This is a question that is at the heart of Judaism. The word “mitzvah” is often translated colloquially as “a good deed,” but in reality it means “a Divine commandment.” So, what is it that we are commanded to do by God? Halachically observant Jews have, in many ways, a much simpler answer than we do. The Torah, they believe, contains 613 concrete rules, and they are to be followed according to the system of Jewish interpretation. If you are inclined, on the other hand, to think of Judaism as a practice of ethics rather than laws, you have your work cut out for you.
I believe that we are each commanded in different ways. Some are commanded to be champions of economic justice (tzedakah), and others are commanded to fill the world with warmth and kindness (gemilut chasadim). Still others are commanded to devote their lives to fostering a better relationship with the environment (bal tashchit/ tikkun olam). While we are all commanded in each of these, our individual talents and passions make some of us particularly responsible in one area or another.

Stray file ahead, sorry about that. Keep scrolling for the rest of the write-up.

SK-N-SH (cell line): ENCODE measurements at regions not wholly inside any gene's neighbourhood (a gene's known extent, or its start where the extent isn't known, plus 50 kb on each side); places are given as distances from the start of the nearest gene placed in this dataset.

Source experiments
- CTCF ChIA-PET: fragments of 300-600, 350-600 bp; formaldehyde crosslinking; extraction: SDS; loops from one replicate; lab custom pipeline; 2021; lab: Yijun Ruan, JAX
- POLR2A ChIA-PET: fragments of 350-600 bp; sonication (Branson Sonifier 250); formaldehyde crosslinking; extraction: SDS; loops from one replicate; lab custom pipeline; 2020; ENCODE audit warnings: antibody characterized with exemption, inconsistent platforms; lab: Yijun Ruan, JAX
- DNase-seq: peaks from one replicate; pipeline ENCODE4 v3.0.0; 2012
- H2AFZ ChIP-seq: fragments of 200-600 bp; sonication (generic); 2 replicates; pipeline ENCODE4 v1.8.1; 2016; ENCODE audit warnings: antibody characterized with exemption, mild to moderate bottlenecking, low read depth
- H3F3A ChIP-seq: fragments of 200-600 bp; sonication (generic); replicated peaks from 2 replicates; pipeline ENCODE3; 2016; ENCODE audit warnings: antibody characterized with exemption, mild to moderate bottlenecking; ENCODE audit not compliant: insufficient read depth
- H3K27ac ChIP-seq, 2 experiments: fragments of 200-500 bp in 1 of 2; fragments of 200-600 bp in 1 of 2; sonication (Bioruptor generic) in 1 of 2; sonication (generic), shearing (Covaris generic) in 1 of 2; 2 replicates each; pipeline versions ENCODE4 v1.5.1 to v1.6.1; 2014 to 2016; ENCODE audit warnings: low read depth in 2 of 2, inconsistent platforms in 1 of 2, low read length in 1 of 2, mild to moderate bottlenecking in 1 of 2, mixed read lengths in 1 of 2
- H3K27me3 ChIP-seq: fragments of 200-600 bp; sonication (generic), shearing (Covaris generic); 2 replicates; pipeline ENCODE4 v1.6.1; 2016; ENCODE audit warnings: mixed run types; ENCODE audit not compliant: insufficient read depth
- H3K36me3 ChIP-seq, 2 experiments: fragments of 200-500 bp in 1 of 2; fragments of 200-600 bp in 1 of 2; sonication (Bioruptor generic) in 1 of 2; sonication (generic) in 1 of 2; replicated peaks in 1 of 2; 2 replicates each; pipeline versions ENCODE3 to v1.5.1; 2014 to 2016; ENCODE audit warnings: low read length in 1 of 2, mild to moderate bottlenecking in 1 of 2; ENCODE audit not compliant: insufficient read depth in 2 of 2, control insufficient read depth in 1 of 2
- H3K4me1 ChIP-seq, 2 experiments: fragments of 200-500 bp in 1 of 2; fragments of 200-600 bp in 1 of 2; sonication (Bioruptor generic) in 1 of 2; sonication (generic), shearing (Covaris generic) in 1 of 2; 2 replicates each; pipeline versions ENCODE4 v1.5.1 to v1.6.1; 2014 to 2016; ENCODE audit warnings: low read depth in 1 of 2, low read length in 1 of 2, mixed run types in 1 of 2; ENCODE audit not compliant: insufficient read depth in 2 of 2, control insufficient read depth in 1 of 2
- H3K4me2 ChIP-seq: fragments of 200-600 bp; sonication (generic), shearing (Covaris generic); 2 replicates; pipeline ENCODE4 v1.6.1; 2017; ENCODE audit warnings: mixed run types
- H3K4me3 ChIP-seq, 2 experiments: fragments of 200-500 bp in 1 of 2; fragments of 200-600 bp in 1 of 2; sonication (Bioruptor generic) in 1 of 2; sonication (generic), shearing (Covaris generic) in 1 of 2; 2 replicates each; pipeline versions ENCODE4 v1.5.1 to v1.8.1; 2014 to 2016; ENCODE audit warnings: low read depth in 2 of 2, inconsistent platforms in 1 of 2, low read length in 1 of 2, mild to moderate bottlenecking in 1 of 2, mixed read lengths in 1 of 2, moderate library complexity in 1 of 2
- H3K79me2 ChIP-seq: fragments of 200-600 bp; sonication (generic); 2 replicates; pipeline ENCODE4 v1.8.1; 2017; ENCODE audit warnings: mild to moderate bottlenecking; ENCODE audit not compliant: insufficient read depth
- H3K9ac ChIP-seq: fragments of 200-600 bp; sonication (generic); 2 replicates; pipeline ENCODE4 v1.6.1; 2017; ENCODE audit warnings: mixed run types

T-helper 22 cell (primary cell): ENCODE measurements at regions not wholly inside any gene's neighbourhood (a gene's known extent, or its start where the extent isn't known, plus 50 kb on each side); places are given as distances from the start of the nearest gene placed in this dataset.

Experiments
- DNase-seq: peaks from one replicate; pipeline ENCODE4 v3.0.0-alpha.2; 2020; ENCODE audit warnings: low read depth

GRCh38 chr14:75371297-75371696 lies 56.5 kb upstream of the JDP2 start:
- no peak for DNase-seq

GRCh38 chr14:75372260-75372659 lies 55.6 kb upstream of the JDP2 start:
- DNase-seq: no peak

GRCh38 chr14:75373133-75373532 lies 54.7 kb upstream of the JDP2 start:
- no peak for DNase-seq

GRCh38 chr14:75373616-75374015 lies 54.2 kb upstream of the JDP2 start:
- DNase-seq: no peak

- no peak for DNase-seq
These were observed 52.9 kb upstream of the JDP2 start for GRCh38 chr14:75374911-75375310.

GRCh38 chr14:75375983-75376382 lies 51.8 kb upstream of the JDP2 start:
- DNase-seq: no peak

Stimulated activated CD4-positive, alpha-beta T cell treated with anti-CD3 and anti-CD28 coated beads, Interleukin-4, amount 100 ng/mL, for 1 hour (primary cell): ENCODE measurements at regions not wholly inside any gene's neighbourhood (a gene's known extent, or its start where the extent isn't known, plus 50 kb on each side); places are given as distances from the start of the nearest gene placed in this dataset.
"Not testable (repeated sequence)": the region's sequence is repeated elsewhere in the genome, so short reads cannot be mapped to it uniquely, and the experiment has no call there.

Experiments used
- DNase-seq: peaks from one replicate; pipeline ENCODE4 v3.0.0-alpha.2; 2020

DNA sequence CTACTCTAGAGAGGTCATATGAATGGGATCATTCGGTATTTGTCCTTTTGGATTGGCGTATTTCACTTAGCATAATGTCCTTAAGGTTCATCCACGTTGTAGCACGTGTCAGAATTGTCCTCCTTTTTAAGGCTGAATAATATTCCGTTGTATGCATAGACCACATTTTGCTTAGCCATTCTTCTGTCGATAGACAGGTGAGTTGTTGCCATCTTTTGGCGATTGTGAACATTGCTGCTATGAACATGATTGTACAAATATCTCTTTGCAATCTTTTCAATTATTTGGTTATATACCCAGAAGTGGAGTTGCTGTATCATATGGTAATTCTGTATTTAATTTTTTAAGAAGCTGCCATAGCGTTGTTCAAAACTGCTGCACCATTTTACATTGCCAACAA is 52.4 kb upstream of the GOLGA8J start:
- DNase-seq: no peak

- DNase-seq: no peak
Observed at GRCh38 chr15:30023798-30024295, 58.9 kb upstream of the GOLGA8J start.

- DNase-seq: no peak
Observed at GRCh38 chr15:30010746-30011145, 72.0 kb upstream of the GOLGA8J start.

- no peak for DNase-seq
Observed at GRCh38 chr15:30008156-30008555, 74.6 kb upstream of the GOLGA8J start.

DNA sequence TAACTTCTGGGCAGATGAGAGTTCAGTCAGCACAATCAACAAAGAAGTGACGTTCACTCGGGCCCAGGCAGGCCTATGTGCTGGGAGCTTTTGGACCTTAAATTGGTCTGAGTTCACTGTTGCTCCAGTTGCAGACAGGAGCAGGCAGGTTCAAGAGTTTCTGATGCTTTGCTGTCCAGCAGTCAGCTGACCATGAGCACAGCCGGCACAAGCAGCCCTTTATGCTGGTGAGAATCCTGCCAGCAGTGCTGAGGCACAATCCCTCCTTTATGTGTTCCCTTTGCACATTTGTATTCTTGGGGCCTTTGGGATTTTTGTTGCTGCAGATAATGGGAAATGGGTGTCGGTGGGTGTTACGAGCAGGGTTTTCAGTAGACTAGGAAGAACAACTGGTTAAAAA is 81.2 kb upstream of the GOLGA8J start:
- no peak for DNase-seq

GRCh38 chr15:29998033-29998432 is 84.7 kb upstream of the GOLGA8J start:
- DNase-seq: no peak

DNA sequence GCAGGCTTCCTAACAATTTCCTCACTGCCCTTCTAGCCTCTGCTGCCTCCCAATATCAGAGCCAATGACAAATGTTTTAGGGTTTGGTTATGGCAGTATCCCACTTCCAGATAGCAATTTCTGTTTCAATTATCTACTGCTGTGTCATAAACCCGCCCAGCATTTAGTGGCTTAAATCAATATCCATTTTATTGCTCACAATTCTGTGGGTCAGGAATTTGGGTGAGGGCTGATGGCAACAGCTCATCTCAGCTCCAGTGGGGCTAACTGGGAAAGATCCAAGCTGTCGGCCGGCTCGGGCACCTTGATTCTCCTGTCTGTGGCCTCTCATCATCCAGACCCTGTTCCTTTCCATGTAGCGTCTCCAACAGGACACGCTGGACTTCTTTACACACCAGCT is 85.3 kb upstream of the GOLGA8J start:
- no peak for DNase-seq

For Reform Jews, being “divinely commanded” can be complicated. It requires personal reflection and dedication to the study of Jewish values. It can be overwhelming. Should I volunteer at a kitchen for the homeless (Talmud tells us to provide food for the hungry), or help abused animals (tza’ar ba’alei chaim is the Jewish prohibition against animal cruelty)? As a community, we are commanded to do all of the above, but as individuals, we can often make a bigger difference by focusing our efforts.
The best way to determine the commandment (mitzvah) that most calls to you is to try serving in different ways. That could be why hundreds of our members participate in Mitzvah Day here at Schaarai Zedek every year. I hope that you will join us, because as Rabbi Tarfon said in the Mishnah almost 2000 years ago, “You are not personally obligated to complete the work, but neither are you permitted to neglect it.”